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Hurdling poverty to find a life in science

Scientists and engineers share how they overcame one big career obstacle growing up poor

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Most students start out fascinated by science. Over time, some might be derailed from the science track by money issues. But they need not be. There are plenty of ways to hurdle such obstacles to find a rewarding career in science and tech.

This is part of a Cool Jobs series on the value of diversity in science, technology, engineering and mathematics. It has been made possible with generous support from Arconic Foundation.

Emmitt Jolly’s father was a janitor in rural Alabama. As a boy, Emmitt helped his dad on some of these jobs. While a student, he also spent time working in tobacco and cotton fields. And he tilled the garden to help grow food for the family dinner table. With no money for college, Emmitt thought he might aim to become an electrician.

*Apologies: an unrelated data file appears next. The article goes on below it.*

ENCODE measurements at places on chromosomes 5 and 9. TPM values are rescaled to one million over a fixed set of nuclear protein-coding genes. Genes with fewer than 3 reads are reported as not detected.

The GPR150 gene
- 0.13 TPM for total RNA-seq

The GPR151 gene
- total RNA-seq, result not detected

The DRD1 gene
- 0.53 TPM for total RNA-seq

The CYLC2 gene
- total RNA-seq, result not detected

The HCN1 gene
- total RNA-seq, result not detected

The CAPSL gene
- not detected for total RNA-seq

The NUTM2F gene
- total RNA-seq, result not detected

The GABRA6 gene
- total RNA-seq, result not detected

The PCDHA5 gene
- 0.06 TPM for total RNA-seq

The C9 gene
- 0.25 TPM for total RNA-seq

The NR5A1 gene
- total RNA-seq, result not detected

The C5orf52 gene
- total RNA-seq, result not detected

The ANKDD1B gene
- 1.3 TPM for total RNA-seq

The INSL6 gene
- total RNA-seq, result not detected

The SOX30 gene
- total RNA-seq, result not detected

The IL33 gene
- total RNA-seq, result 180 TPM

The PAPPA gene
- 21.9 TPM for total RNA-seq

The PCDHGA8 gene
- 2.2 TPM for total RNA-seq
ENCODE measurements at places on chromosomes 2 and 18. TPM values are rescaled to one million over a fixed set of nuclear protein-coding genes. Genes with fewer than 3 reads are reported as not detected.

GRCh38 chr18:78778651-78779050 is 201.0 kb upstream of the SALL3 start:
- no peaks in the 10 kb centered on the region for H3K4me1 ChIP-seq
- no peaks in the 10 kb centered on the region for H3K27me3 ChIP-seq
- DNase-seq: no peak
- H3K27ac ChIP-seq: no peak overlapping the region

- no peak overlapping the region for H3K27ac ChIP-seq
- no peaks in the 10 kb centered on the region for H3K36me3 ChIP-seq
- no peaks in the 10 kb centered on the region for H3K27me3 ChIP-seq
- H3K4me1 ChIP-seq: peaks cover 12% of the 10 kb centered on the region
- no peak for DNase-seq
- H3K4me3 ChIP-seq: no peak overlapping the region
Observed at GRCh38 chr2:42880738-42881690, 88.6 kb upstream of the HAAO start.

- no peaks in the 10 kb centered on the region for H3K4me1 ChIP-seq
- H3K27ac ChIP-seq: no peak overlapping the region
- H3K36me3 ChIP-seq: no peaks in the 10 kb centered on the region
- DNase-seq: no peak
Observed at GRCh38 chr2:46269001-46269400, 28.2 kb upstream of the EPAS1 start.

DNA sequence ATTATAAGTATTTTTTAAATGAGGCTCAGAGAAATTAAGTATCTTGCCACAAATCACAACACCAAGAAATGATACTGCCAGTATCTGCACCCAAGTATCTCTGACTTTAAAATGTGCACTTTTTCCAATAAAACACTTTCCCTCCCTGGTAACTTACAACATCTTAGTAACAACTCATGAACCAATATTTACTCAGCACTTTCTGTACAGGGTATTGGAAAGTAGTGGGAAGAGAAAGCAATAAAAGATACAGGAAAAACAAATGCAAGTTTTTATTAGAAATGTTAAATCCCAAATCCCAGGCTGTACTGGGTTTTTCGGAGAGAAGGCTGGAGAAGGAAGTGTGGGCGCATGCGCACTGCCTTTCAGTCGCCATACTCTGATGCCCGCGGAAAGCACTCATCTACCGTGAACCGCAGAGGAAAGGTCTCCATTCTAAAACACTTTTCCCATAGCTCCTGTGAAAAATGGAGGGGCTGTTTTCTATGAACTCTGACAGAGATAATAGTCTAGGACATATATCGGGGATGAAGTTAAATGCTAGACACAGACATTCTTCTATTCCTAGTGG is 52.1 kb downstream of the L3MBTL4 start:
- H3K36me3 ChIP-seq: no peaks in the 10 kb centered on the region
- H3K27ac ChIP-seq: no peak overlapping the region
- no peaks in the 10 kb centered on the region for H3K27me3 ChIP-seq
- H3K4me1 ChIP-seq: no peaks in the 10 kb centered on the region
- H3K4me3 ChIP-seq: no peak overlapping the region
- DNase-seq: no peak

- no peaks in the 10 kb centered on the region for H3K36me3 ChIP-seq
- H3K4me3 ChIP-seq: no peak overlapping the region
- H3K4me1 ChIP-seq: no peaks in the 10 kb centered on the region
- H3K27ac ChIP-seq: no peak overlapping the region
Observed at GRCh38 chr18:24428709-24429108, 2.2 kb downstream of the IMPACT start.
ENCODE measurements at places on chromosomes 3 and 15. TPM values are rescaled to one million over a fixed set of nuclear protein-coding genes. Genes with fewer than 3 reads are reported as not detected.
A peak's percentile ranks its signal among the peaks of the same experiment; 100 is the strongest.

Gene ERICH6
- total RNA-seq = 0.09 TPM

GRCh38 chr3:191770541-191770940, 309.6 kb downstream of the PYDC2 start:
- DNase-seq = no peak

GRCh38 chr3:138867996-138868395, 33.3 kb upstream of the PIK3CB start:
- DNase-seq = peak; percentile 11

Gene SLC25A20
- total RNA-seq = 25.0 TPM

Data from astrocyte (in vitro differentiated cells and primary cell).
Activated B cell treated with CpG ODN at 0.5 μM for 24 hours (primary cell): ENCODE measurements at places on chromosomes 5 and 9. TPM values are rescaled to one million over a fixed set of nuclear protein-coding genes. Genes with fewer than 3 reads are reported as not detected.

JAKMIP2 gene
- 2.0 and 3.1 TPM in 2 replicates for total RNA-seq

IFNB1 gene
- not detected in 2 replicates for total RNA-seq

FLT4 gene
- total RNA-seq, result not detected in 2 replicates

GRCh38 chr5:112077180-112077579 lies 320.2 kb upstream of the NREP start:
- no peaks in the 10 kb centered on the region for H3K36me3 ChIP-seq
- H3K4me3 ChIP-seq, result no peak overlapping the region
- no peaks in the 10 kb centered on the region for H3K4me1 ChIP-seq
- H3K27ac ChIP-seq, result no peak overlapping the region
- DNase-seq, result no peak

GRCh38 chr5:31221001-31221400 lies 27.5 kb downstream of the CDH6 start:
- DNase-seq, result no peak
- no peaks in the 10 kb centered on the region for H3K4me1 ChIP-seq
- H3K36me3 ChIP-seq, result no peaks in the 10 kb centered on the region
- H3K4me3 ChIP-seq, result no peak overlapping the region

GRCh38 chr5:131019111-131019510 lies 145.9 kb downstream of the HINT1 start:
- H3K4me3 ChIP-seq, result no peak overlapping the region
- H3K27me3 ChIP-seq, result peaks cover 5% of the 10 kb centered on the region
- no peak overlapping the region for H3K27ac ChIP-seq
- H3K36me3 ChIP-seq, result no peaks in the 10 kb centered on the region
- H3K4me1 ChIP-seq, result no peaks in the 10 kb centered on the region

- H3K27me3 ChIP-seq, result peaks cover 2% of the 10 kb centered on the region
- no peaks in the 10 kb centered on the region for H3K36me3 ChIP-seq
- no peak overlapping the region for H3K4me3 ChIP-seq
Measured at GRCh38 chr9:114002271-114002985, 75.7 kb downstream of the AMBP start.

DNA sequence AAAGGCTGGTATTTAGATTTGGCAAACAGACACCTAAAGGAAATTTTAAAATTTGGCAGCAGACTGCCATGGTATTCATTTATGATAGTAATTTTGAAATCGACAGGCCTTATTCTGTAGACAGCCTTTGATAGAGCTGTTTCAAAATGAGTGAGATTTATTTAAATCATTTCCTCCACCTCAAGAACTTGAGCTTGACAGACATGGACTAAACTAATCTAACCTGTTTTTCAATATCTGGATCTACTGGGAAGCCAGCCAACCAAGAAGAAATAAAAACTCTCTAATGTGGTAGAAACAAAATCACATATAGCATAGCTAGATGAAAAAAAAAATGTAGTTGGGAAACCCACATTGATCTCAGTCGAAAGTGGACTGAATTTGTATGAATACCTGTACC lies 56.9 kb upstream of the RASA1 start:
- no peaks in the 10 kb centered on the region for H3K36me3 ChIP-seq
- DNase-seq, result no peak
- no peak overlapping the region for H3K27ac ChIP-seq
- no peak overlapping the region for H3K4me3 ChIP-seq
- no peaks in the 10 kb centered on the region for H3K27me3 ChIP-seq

In fact, he’s now a molecular biologist at Case Western Reserve University in Cleveland, Ohio. His team studies parasitic worms that infect more than 200 million people worldwide. Children infected with these worms often end up weak, poorly nourished and with learning problems. Jolly’s work could someday help prevent or treat the disease these worms cause: schistosomiasis [SHIS-toh-soh-MY-ih-sis].

Such careers also tend to require at least a college degree, if not graduate studies, which can be quite costly. Many U.S. adults from low-income households do get a college degree. But data show they are only a third as likely to get that degree by their early 20s as are people from families earning the highest incomes. Clearly, poverty creates a hurdle to college for many people, according to data from a 2017 report. (It was published by the Pell Institute for the Study of Opportunity in Education.)

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